The Key Social Signals that Trigger Trust

Social-SignalsAccording to some very intricate data on how we communicate, there are four kinds of social signals that are strongly predictive of future behavior. These signals unconsciously change our impressions of other people’s attention, trust, interest, and focus. But because signaling behaviors happen so quickly in conversations, we’re rarely conscious of how we intuitively sense what’s going on. There’s one signal in particular that can improve conversational outcomes by 20%.

In the book Honest Signals: How They Shape Our World, Alex Pentland of the Human Dynamics Lab at MIT, presents some useful information for anyone working in teams and dealing with group behaviors.

Using sensing technology (sociometer) that records key signaling behaviors, we can measure the levels of influence, mimicry, activity and consistency in conversations. This data provide a window into a person’s intentions, goals, and values.

Mimicry Triggers Trust

In conversations people tend to mimic each other automatically and unconsciously. We all do this, due to mirror neurons in the brain. We copy smiles, interjections, head nodding, even timing and pitch. Some of us do it more than others. Some sales people do it intentionally, but then we seem to pick up when it’s faked.

Here’s why this is so important: Such automatic mirroring of behaviors increases how much conversational partners say they like and trust each other. It’s a signal of empathy. People who are more empathetic tend to use mimicry more than others. It plays a key role in sales. Some studies report that use of mimicry can increase sales results by as much as 20%.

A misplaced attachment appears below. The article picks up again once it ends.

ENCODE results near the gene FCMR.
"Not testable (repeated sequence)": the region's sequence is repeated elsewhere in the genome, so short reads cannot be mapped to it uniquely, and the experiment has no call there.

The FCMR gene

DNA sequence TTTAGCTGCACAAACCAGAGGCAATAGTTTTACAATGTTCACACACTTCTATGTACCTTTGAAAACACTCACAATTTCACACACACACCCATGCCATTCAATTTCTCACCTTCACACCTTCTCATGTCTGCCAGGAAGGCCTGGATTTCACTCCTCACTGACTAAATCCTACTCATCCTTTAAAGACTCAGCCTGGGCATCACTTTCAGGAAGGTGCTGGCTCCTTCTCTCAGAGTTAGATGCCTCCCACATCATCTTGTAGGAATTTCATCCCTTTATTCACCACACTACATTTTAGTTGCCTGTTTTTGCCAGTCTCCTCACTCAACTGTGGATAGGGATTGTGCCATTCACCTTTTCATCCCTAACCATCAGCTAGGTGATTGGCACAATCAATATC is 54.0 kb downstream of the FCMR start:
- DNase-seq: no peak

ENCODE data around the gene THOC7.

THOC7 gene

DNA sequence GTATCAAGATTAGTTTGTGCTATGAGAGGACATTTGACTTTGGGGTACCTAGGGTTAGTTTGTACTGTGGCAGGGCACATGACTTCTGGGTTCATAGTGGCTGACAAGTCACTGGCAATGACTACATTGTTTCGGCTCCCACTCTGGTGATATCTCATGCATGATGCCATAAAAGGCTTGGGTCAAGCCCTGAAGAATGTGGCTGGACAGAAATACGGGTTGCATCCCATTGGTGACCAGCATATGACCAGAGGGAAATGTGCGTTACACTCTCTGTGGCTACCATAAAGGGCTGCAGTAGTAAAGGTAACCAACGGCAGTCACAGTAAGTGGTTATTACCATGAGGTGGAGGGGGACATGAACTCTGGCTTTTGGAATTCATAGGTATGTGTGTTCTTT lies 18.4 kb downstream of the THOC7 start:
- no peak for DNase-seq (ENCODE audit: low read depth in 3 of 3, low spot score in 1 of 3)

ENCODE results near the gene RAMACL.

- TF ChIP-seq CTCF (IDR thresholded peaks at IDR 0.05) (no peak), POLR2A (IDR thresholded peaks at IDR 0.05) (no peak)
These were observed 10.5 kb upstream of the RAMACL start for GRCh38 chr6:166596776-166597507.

Mimicry — unconscious and authentic —   is so important that in sales and financial negotiations it improves results by 20 to 30%. No other factor studied in financial interactions shows up as effective.

But hang on. Before you go out and start practicing your mirroring behaviors, make sure you have genuine empathy as your goal. There’s nothing more ridiculous than someone trying to fake this. What’s required is authentic interest in understanding the other person you’re dealing with. When it comes to achieving sales or negotiating your salary, most people try to influence the other person, with a focus on their own goals.

Perhaps what the data is telling us is that trust and empathy influence successful outcomes more than anything else. The question then becomes, “How can I improve trust and empathy through my conversational signals in order to be more successful at influencing?”

What’s been your experience with mimicry in conversations? How are you aware of them happening? I’d love to hear from you. You can contact me here and on LinkedIn.

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